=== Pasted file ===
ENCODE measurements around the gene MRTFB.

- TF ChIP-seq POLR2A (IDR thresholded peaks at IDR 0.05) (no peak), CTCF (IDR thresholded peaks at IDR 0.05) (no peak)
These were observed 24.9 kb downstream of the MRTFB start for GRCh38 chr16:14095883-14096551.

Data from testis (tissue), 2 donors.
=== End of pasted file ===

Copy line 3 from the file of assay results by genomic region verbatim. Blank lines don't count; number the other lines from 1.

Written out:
These were observed 24.9 kb downstream of the MRTFB start for GRCh38 chr16:14095883-14096551.